Installing MySQL and PHPMyAdmin on a Mac

by Roger Collins on December 24, 2009

in Internet,Programming

Part of making OS X 10.6 (Snow Leopard) a great LAMP development platform is installing MySQL. Here’s how to install that along with the most popular web interface for managing MySQL, PHPMyAdmin.

1. Download the Mac OS X 10.5 (x86_64) package format from dev.mysql.com.  The downloaded file should be named mysql-5.1.xx-osx10.5-x86_64.dmg with “xx” replaced with a minor release number.  Open it and see something like this:

2. Double click the mysql-5.1.xx-osx10.5-x86_64.pkg and install it with the defaults.

3. Do the same for MySQLStartupItem.pkg.

4. Double click MySQL.prefPane and follow the instructions to add the MySQL pane to your System Preferences.

5. Open System Preferences -> MySQL and start MySQL.  Check “Automatically Start MySQL Server on Startup” unless you want to restart it with this panel manually every time you reboot.

We’re done with MySQL.  Now lets download and install PHPMyAdmin.

6. Download the PHPMyAdmin .bz2 file from phpmyadmin.net.  Put it in the Sites folder (under your home folder).  Double click it in Finder to unarchive it.  Rename the folder it creates to phpMyAdmin (just removing the version info to make it easier to remember).  Now for the trickiest part.  Edit the Apache configuration files.

7. Edit system file /etc/apache2/httpd.conf and just remove the # from the line that includes the httpd.vhosts file.  From now on whenever I say “edit system file” that means use sudo and your favorite editor.  (I use vi but I would never recommend that unless you want to learn a powerful but very obscure and difficult to learn editor.)  If you’re not sure how to edit a system file try this.  Open Terminal (Applications -> Utilities -> Terminal) and enter this command to edit system file /etc/apache2/httpd.conf:

sudo nano /etc/apache2/httpd.conf

When it asks for a password, enter your OS X login password.  Look at the hints at bottom of the Terminal figure out how to write the file with your changes and exit the editor.

Should look like this when you’re done:

Include /private/etc/apache2/extra/httpd-vhosts.conf

8. Edit system file /etc/apache2/extra/httpd-vhosts.conf and replace the VirtualHost example blocks with this (replacing roger with your own username):

<VirtualHost *:80>
DocumentRoot /Users/roger/Sites/phpMyAdmin
ServerName phpMyAdmin.localhost
ErrorLog “/private/var/log/apache2/phpMyAdmin.localhost-error_log”
CustomLog “/private/var/log/apache2/phpMyAdmin.localhost-access_log” common
<Directory “/Users/roger/Sites/phpMyAdmin”>
AllowOverride All
Allow from All
</Directory>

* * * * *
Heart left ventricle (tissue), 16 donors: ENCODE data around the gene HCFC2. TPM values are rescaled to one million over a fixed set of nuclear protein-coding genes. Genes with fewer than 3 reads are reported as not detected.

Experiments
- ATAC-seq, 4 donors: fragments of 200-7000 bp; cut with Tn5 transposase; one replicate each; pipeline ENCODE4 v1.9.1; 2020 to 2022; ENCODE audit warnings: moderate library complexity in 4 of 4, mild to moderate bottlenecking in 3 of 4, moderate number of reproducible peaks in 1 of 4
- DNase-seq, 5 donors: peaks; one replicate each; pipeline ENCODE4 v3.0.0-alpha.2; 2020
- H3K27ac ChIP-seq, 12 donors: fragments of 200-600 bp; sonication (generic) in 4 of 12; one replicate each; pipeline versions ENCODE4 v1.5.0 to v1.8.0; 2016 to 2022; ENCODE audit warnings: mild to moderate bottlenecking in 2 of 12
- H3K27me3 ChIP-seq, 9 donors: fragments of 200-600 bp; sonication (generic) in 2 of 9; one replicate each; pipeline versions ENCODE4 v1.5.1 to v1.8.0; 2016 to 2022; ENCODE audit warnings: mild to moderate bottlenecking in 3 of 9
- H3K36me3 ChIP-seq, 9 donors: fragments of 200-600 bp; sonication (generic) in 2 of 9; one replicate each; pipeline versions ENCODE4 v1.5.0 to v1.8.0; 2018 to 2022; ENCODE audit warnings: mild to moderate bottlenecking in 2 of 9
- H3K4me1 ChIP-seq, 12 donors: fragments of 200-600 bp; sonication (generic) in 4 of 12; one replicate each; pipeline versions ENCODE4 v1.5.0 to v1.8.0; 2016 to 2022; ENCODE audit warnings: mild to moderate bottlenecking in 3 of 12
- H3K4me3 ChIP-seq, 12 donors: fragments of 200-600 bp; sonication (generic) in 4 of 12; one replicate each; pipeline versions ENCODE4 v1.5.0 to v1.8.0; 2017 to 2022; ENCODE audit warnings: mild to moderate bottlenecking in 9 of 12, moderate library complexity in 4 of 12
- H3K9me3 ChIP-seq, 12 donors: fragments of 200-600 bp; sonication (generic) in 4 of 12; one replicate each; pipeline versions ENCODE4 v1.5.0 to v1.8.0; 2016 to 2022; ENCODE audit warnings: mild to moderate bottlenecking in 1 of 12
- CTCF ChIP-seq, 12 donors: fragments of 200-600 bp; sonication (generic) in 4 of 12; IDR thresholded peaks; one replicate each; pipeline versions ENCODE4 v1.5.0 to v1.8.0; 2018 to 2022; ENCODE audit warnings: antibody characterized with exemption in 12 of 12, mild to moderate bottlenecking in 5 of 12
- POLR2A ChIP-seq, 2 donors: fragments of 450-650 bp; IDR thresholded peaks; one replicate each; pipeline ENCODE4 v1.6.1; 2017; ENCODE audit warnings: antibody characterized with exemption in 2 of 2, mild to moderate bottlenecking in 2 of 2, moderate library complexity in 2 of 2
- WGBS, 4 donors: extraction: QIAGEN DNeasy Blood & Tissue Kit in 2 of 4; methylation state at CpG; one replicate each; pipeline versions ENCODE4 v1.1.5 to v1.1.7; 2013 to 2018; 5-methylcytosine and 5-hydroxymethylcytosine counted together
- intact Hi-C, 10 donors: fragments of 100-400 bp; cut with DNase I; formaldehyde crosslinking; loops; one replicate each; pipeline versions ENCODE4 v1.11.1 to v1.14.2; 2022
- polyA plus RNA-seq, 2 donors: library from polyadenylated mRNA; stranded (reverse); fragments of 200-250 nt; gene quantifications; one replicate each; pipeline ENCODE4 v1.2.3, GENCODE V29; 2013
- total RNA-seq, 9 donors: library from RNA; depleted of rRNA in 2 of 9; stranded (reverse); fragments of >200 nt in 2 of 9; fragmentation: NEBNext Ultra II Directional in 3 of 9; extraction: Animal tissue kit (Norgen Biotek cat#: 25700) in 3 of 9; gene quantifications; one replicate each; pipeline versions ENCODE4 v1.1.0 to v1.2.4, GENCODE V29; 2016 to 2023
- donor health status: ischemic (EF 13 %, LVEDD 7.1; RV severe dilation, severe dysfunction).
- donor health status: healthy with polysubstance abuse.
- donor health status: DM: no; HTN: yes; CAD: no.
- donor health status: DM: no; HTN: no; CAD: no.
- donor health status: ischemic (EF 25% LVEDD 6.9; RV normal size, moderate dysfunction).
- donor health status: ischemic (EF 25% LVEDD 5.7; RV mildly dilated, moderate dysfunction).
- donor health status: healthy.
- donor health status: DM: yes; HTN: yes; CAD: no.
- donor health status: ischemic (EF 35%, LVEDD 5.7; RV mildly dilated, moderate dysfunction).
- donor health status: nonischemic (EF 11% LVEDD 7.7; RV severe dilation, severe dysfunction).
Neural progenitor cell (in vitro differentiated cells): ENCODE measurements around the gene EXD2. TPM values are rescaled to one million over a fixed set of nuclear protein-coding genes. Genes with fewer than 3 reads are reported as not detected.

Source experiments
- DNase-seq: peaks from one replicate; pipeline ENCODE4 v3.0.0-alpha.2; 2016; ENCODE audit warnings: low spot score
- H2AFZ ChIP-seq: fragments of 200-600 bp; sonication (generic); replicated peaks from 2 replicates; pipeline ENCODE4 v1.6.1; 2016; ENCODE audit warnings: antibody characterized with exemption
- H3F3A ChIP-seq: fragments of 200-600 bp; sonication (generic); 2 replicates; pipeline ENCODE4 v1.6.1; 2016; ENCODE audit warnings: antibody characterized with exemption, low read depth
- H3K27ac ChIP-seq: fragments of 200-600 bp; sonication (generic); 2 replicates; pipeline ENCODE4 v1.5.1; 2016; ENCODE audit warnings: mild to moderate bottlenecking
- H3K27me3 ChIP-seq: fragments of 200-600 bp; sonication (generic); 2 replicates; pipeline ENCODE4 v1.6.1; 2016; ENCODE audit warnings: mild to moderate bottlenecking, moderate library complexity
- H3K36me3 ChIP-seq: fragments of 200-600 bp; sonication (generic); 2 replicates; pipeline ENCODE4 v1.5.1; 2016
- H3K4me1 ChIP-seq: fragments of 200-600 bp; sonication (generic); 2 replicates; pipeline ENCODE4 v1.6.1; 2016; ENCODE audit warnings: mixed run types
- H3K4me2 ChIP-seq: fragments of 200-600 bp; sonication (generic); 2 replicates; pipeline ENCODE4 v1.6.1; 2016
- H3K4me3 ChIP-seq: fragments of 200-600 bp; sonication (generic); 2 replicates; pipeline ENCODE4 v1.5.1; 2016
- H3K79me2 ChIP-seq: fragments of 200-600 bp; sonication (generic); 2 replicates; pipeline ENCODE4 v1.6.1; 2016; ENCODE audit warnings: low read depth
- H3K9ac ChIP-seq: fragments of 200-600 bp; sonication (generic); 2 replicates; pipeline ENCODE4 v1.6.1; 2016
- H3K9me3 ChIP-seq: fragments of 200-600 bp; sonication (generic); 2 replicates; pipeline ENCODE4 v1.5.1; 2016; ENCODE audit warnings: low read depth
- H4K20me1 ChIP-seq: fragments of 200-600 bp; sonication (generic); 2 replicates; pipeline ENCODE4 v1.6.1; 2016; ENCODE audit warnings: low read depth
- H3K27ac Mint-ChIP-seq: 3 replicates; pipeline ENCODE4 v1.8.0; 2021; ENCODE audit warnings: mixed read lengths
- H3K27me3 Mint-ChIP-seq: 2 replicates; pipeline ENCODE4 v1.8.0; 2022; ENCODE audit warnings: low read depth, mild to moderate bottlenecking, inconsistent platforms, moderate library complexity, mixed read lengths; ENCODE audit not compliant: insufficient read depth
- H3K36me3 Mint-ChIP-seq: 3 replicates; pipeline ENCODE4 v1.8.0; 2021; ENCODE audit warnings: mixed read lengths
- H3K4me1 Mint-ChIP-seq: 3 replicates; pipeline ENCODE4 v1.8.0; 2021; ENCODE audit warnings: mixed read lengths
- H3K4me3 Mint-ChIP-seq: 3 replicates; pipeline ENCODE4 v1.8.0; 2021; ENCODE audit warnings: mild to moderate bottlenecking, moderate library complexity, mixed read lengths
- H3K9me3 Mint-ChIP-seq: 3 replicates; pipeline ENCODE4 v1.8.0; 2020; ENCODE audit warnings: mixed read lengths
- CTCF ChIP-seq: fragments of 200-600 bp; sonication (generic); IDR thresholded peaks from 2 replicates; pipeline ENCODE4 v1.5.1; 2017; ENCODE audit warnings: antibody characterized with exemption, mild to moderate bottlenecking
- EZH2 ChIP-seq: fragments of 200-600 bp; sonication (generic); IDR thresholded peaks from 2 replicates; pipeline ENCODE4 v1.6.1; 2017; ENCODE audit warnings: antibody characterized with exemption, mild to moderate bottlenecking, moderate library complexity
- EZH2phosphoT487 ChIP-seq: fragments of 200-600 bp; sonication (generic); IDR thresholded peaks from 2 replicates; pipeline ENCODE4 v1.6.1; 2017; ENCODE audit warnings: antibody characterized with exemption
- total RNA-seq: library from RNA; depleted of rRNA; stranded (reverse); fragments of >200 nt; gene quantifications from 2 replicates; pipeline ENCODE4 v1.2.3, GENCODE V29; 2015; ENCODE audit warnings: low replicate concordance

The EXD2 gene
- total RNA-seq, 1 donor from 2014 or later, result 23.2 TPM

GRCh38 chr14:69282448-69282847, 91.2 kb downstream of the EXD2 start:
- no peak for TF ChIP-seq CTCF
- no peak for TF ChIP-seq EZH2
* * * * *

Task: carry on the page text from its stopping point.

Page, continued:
</VirtualHost>

9. Edit system file /etc/hosts to add the local domain name for your PHPMyAdmin site.  Just add this line to the file:

127.0.0.1     phpMyAdmin.localhost

10. Now just restart the web server with the new configuration with this command:

sudo /usr/sbin/apachectl restart

11. Open your browser and visit http://phpMyAdmin.localhost to experience the victory and start managing your databases.

I think these instructions should work just as well on 10.5 (Leopard).

Good luck and post a comment if you need any help.

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{ 8 comments }

peter April 19, 2010 at 8:11 am

I am running OSX10.6. Just downloaded mysql version for 10.6. Getting back to normal having upgraded the OS!!
Thanks for your article in installing phpMyAdmin. Question is do I add another include statement in the Apache config file or edit the existing one.

Roger Collins April 21, 2010 at 11:21 am

peter, edit the existing one.

Btw, since I wrote this I became a fan of macports (http://www.macports.org/). Now use that system for installing PHP, MySQL, etc. Installations are easier to manage with macports but you have to look for all their files in /opt/local rather than the default directories.

Good luck and let me know how it goes.

Gus Long May 13, 2010 at 6:23 am

Thanks for the great guide very clear for a beginner. Just one question about installing phpmyadmin. When I uncommented the line:
Include /private/etc/apache2/extra/httpd-vhosts.conf
it didn’t work (i just got a browser page not found). But it works when I DO comment out the line, contrary to your instructions. Why could that be?

(am using snow leopard).

Roger Collins May 14, 2010 at 4:22 am

Gus, that line uncommented in step 7 is simply including the file that is edited in the next step, so this must mean there is an error in the next step, 8.

RM December 23, 2010 at 1:23 am

Hi
Thanks for the setup advice. I am setting it up on Snow Leopard (a fresh install).
I have checked your instructions BUT I may have done something wrong!
When typing into the browser I get a 403 forbidden stating I do not have permission/access to the server.
I have set the account up as administrator and have root access.
I wonder if you could suggest a solution?
Thanks

Marc-Antoine January 13, 2011 at 3:22 am

I had the same problem as Gus. You have to remove the “” of ErrorLog and CustomLog.

Roger Collins January 13, 2011 at 3:43 am

RM. Oops. I think I left something out. I’m updating this article now. Add these lines to the entry in httpd-vhosts.conf:


AllowOverride All
Allow from All

Martin October 30, 2011 at 9:32 pm

Hi there,
Great right-up. I had problems with apache loading any of my local sites after following this walk-though. I apachectl -t to see whats up and it had problems with multi-directory settings. For some reason directly copying the settings in nano caused the “” to change. I fixed those and now all is fine.

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